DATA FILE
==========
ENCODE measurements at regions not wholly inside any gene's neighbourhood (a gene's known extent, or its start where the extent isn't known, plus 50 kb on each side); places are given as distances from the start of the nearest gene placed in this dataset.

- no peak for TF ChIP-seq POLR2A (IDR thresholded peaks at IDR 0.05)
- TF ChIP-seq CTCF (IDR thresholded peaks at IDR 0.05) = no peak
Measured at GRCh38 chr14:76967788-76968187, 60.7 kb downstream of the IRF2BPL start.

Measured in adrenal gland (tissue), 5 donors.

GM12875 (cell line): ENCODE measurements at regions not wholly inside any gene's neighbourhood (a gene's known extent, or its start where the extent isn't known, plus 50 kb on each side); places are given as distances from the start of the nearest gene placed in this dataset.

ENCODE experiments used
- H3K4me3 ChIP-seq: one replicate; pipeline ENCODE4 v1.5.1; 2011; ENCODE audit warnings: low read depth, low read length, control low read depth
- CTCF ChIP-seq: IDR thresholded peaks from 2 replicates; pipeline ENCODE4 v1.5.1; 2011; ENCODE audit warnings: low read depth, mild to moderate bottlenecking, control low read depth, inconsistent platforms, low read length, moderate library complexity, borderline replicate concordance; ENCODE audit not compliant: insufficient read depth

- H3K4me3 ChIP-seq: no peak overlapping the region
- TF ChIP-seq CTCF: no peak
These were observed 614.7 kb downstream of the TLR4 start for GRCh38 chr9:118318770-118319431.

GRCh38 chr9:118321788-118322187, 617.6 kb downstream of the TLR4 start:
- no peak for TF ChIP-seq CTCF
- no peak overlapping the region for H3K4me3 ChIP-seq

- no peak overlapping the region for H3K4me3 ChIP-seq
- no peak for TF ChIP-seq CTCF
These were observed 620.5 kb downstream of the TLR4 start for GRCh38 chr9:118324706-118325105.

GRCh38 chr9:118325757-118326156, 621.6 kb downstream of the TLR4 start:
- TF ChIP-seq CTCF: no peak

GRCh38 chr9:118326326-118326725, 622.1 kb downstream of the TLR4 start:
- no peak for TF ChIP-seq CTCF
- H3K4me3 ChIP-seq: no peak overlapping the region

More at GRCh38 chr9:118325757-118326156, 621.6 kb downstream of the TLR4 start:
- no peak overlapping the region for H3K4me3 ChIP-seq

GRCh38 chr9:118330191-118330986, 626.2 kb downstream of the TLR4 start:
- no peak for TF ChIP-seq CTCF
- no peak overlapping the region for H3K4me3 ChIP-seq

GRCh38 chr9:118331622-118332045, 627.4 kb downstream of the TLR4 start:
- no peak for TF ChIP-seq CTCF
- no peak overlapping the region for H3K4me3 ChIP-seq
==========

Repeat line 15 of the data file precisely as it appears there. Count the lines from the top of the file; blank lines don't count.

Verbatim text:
- no peak overlapping the region for H3K4me3 ChIP-seq